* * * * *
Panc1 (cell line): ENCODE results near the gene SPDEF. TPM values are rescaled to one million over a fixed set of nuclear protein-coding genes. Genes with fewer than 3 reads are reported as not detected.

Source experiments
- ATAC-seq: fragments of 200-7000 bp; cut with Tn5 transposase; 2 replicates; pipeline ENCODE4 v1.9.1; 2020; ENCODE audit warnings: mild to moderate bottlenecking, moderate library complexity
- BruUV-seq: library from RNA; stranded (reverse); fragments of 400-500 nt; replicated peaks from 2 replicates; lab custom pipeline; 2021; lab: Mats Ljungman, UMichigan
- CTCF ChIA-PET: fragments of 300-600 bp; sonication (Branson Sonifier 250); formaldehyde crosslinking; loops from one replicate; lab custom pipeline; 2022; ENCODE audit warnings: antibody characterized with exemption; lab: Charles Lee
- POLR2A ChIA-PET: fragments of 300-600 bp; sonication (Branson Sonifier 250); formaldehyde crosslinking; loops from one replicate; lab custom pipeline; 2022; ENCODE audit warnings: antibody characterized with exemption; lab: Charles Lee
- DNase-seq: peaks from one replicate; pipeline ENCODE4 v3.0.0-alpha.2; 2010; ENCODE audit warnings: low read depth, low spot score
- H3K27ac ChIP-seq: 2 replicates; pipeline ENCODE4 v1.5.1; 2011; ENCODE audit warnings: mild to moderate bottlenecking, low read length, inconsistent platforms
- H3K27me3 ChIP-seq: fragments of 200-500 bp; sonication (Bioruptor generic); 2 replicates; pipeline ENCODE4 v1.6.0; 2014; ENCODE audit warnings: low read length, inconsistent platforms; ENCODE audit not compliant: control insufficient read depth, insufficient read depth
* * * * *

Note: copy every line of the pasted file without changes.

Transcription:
Panc1 (cell line): ENCODE results near the gene SPDEF. TPM values are rescaled to one million over a fixed set of nuclear protein-coding genes. Genes with fewer than 3 reads are reported as not detected.

Source experiments
- ATAC-seq: fragments of 200-7000 bp; cut with Tn5 transposase; 2 replicates; pipeline ENCODE4 v1.9.1; 2020; ENCODE audit warnings: mild to moderate bottlenecking, moderate library complexity
- BruUV-seq: library from RNA; stranded (reverse); fragments of 400-500 nt; replicated peaks from 2 replicates; lab custom pipeline; 2021; lab: Mats Ljungman, UMichigan
- CTCF ChIA-PET: fragments of 300-600 bp; sonication (Branson Sonifier 250); formaldehyde crosslinking; loops from one replicate; lab custom pipeline; 2022; ENCODE audit warnings: antibody characterized with exemption; lab: Charles Lee
- POLR2A ChIA-PET: fragments of 300-600 bp; sonication (Branson Sonifier 250); formaldehyde crosslinking; loops from one replicate; lab custom pipeline; 2022; ENCODE audit warnings: antibody characterized with exemption; lab: Charles Lee
- DNase-seq: peaks from one replicate; pipeline ENCODE4 v3.0.0-alpha.2; 2010; ENCODE audit warnings: low read depth, low spot score
- H3K27ac ChIP-seq: 2 replicates; pipeline ENCODE4 v1.5.1; 2011; ENCODE audit warnings: mild to moderate bottlenecking, low read length, inconsistent platforms
- H3K27me3 ChIP-seq: fragments of 200-500 bp; sonication (Bioruptor generic); 2 replicates; pipeline ENCODE4 v1.6.0; 2014; ENCODE audit warnings: low read length, inconsistent platforms; ENCODE audit not compliant: control insufficient read depth, insufficient read depth